Freddie Fixer Steps Out & Up

Allan Appel PhotoFloyd LeSane (foreground) showed that it wasn’t only energetic youngsters in drill teams who could go high-steppin’.

In white gloves and tassled fezzes, LeSane and his colleagues from New Haven Shriners’ Arabic Temple No. 40 were one of the crowd stoppers Sunday afternoon among more than 30 teams, bands, small businesses, and organizations participating in the 52nd annual Freddie Fixer Parade.

On a picture-perfect, sun-filled day, the state’s premier African-American parade drew several thousand spectators of all ages along Dixwell Avenue, including retired New Haven police detective Otha Buffaloe (pictured with his wife Sandra), who was in at the launch of the event in 1962.

Buffaloe said he’s been encouraged by increased participation the past two years, terming it a kind of come-back. He said families are participating more and more in what began as a neighborhood clean-up and over half a century has blossomed into an annual showcase of African-American pride and accomplishment.

 Police spokesman David Hartman pronounced Sunday’s parade all “peace, love, and harmony” with not a single incident to report. “The parade went off without a hitch,” he said.

Click here for the Reg‘s Shahid Karim’s capsule history of the parade, which is the culmination of an entire weekend’s competitions and reunions; and here and here for previous Independent stories on the event.

New Haven’s Fusion Drill Team was the overall winner in the pre-parade “drill-o-rama” competition that took place at the Wexler-Grant School Saturday afternoon.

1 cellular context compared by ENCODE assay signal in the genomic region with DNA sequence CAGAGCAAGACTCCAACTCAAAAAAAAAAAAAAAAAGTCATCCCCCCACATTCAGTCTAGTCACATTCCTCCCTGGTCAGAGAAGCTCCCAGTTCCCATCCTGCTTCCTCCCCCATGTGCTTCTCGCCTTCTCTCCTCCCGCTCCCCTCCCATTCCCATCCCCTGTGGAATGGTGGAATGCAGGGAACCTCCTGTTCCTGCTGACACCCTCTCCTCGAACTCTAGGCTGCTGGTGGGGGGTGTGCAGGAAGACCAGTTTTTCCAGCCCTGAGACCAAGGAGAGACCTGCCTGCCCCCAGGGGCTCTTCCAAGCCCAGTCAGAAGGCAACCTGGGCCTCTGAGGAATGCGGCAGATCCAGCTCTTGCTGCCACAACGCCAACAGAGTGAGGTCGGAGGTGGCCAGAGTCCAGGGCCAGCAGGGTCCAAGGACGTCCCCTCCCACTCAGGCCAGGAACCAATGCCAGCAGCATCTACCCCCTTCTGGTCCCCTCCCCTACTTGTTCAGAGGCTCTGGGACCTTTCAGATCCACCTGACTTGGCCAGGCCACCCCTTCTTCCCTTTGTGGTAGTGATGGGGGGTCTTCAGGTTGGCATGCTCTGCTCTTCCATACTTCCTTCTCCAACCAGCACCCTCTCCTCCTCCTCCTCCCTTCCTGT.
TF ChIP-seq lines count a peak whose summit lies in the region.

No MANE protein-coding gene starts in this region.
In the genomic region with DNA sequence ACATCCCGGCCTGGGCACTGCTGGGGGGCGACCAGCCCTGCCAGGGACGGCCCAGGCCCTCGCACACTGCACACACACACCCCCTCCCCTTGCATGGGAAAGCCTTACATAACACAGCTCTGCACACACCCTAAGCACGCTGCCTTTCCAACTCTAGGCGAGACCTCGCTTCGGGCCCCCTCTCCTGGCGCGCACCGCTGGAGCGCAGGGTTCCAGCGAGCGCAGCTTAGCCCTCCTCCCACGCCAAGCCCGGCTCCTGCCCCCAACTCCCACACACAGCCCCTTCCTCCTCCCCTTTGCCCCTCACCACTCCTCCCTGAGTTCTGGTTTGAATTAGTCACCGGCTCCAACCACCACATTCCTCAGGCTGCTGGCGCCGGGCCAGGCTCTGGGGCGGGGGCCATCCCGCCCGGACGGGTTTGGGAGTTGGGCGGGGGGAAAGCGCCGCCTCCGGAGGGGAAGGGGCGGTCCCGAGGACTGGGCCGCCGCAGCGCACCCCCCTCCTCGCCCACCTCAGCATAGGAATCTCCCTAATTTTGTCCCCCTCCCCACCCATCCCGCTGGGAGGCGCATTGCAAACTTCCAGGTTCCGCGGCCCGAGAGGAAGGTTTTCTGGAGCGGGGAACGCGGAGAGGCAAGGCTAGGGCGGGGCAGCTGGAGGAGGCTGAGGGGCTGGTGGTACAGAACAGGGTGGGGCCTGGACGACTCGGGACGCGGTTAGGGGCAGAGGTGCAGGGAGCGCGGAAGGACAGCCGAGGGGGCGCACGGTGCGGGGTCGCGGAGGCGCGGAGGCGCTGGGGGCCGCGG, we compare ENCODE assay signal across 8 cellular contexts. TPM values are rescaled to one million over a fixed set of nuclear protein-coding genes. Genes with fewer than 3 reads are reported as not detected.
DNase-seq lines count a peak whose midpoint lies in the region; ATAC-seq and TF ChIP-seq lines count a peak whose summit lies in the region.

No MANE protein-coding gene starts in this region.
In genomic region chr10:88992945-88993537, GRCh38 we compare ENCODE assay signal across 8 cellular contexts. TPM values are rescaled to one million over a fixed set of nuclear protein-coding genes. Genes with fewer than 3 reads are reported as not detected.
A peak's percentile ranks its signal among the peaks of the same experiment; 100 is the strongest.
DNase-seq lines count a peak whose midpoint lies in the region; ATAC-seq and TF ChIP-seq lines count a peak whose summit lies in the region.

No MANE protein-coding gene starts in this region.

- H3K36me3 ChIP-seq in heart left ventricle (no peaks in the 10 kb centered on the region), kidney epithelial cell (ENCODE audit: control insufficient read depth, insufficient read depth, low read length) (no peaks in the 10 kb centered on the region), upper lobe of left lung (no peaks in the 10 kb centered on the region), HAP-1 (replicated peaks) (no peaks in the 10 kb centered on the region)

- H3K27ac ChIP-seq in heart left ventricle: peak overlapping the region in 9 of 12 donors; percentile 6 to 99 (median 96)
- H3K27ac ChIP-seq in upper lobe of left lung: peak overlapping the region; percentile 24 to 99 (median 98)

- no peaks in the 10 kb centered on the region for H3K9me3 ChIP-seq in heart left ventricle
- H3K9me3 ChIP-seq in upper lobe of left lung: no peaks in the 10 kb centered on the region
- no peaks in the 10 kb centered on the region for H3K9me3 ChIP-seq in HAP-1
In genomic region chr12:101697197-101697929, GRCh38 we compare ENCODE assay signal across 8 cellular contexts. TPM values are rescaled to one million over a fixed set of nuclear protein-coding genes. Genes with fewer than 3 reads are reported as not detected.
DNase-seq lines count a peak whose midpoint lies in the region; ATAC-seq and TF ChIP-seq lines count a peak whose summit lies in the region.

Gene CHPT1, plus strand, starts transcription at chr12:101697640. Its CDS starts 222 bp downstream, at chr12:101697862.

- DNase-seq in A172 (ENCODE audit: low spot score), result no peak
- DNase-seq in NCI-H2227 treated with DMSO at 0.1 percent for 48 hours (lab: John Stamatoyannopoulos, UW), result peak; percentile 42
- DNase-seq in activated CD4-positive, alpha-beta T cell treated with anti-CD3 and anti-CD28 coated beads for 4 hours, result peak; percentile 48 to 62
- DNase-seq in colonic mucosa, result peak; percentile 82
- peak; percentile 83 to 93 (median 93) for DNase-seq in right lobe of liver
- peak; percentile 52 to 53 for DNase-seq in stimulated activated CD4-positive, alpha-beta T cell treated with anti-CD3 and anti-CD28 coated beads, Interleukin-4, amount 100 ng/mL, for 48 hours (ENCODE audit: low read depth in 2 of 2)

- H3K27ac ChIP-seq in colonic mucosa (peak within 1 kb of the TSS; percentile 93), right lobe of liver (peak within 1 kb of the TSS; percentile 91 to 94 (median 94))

On Sunday, the enthusiastic crowds were four and five deep along Dixwell Avenue between Charles and Foote streets, requiring police officers to find novel ways to ask people to politely move back onto the sidewalk.

Officer Christian Bruckhart enlisted the help of 3-year-old Jazz Grant. “Step back,” called the young man, after Bruckhart empowered him with his cap.

“It’s one he’s going to remember,” said Jazz’s grandmother, Toni Davis, who works in early childhood education and lives on Dickerman Street.

The parade’s president for the last five years, Maurice Smith, said the drill teams continued to be among the biggest draws.

This year the parade committee revived a tradition of crowning parade royalty, who rode along in a shiny car and beamed even brighter smiles: parade Queen Diane Hare, Ms. Freddie Fixer Milani Glass, and in between them Prince Timothy Fields.


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